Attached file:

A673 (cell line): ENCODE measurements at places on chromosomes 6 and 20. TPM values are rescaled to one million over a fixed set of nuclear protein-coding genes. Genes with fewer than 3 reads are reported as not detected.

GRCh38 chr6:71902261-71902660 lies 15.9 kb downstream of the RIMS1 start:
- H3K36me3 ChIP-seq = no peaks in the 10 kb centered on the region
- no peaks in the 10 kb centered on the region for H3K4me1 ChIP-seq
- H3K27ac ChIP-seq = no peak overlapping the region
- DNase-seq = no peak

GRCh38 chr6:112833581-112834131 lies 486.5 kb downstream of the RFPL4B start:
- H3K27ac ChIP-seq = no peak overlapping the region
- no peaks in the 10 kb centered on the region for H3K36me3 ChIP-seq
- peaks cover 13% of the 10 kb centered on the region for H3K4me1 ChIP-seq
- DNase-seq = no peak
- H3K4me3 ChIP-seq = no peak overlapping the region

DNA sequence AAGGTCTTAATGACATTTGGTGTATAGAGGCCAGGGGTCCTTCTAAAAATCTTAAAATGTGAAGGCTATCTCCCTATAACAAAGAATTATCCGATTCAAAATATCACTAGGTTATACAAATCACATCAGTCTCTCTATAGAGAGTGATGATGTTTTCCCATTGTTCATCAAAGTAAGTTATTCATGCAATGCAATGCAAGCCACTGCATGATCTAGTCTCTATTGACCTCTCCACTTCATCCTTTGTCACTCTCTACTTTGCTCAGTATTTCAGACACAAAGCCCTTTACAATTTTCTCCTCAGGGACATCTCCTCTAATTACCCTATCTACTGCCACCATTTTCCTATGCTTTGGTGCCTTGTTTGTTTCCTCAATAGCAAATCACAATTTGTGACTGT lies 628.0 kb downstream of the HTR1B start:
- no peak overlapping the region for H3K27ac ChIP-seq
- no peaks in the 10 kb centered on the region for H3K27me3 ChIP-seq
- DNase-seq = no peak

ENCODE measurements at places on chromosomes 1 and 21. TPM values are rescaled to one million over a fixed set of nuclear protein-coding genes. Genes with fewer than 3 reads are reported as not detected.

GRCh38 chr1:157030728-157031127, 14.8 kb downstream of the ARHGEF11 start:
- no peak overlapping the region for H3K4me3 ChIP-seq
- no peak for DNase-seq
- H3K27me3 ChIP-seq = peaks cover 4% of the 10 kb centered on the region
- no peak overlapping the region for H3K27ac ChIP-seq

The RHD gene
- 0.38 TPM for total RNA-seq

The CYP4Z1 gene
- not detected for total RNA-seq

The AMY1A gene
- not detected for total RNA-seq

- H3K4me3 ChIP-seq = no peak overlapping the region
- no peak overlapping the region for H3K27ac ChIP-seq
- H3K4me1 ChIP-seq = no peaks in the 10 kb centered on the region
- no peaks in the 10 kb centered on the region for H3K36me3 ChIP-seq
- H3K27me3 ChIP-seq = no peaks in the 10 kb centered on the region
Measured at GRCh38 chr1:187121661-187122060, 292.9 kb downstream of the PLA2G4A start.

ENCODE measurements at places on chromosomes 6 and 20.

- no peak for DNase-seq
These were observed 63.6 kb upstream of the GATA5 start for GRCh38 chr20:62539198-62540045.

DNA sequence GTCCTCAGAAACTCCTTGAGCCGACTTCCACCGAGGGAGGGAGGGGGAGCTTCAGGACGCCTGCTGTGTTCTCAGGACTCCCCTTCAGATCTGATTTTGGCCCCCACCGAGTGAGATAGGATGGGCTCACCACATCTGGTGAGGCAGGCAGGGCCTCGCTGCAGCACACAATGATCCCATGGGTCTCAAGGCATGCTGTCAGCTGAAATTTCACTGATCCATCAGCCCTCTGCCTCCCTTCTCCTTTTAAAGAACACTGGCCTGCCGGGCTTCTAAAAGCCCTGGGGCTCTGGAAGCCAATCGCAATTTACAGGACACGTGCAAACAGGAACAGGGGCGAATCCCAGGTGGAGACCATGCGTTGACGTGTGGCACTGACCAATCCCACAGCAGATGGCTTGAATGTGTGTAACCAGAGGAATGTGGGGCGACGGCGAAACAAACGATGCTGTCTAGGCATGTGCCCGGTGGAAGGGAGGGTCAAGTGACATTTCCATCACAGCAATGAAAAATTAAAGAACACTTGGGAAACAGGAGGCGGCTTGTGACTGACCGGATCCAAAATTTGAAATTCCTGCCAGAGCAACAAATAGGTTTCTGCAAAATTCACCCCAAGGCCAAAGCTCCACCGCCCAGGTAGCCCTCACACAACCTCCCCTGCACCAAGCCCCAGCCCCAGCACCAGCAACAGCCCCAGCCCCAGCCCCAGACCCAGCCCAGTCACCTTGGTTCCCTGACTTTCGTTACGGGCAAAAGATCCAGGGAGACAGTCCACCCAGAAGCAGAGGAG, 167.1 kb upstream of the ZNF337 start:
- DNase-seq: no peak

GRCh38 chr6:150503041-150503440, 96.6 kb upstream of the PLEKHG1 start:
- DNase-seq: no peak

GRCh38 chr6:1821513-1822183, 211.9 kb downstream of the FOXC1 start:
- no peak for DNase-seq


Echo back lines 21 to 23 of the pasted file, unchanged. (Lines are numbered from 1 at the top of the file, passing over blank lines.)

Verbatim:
- H3K27me3 ChIP-seq = peaks cover 4% of the 10 kb centered on the region
- no peak overlapping the region for H3K27ac ChIP-seq

The RHD gene